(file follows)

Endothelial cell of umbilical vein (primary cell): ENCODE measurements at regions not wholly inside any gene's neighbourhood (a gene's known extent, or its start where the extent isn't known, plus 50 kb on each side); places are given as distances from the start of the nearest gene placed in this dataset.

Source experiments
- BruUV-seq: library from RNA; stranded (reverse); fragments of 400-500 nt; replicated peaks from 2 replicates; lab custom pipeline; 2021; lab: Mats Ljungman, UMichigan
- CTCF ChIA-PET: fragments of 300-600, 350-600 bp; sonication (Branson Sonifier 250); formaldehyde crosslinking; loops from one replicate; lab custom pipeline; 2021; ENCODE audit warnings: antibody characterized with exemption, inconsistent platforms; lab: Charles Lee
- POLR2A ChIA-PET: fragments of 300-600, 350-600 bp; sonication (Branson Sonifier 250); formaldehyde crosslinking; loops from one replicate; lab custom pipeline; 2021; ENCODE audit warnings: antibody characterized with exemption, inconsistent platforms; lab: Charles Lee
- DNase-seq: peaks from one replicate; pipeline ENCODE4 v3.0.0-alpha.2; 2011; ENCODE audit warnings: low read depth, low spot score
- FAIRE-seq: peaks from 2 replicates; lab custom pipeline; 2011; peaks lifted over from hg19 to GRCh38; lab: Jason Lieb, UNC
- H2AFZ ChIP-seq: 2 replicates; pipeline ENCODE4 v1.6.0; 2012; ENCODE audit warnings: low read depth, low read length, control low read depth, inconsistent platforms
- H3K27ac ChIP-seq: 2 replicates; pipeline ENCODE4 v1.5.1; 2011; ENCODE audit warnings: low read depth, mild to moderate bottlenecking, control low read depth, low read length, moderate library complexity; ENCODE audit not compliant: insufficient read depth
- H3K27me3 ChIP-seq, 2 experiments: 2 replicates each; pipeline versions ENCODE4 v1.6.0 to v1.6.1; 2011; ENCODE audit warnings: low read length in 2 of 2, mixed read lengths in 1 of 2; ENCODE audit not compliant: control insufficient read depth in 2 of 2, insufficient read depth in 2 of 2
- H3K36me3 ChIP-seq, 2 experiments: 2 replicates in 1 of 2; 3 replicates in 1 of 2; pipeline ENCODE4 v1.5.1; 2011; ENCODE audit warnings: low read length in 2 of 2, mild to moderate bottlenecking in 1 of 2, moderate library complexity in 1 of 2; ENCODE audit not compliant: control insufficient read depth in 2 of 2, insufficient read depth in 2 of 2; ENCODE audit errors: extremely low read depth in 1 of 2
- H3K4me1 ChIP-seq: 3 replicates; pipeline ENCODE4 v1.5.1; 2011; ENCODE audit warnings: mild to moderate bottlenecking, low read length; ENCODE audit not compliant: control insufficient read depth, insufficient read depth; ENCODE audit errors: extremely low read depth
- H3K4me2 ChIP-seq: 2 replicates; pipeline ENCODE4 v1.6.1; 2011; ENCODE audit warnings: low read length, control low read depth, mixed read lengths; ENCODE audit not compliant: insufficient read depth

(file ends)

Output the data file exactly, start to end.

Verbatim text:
Endothelial cell of umbilical vein (primary cell): ENCODE measurements at regions not wholly inside any gene's neighbourhood (a gene's known extent, or its start where the extent isn't known, plus 50 kb on each side); places are given as distances from the start of the nearest gene placed in this dataset.

Source experiments
- BruUV-seq: library from RNA; stranded (reverse); fragments of 400-500 nt; replicated peaks from 2 replicates; lab custom pipeline; 2021; lab: Mats Ljungman, UMichigan
- CTCF ChIA-PET: fragments of 300-600, 350-600 bp; sonication (Branson Sonifier 250); formaldehyde crosslinking; loops from one replicate; lab custom pipeline; 2021; ENCODE audit warnings: antibody characterized with exemption, inconsistent platforms; lab: Charles Lee
- POLR2A ChIA-PET: fragments of 300-600, 350-600 bp; sonication (Branson Sonifier 250); formaldehyde crosslinking; loops from one replicate; lab custom pipeline; 2021; ENCODE audit warnings: antibody characterized with exemption, inconsistent platforms; lab: Charles Lee
- DNase-seq: peaks from one replicate; pipeline ENCODE4 v3.0.0-alpha.2; 2011; ENCODE audit warnings: low read depth, low spot score
- FAIRE-seq: peaks from 2 replicates; lab custom pipeline; 2011; peaks lifted over from hg19 to GRCh38; lab: Jason Lieb, UNC
- H2AFZ ChIP-seq: 2 replicates; pipeline ENCODE4 v1.6.0; 2012; ENCODE audit warnings: low read depth, low read length, control low read depth, inconsistent platforms
- H3K27ac ChIP-seq: 2 replicates; pipeline ENCODE4 v1.5.1; 2011; ENCODE audit warnings: low read depth, mild to moderate bottlenecking, control low read depth, low read length, moderate library complexity; ENCODE audit not compliant: insufficient read depth
- H3K27me3 ChIP-seq, 2 experiments: 2 replicates each; pipeline versions ENCODE4 v1.6.0 to v1.6.1; 2011; ENCODE audit warnings: low read length in 2 of 2, mixed read lengths in 1 of 2; ENCODE audit not compliant: control insufficient read depth in 2 of 2, insufficient read depth in 2 of 2
- H3K36me3 ChIP-seq, 2 experiments: 2 replicates in 1 of 2; 3 replicates in 1 of 2; pipeline ENCODE4 v1.5.1; 2011; ENCODE audit warnings: low read length in 2 of 2, mild to moderate bottlenecking in 1 of 2, moderate library complexity in 1 of 2; ENCODE audit not compliant: control insufficient read depth in 2 of 2, insufficient read depth in 2 of 2; ENCODE audit errors: extremely low read depth in 1 of 2
- H3K4me1 ChIP-seq: 3 replicates; pipeline ENCODE4 v1.5.1; 2011; ENCODE audit warnings: mild to moderate bottlenecking, low read length; ENCODE audit not compliant: control insufficient read depth, insufficient read depth; ENCODE audit errors: extremely low read depth
- H3K4me2 ChIP-seq: 2 replicates; pipeline ENCODE4 v1.6.1; 2011; ENCODE audit warnings: low read length, control low read depth, mixed read lengths; ENCODE audit not compliant: insufficient read depth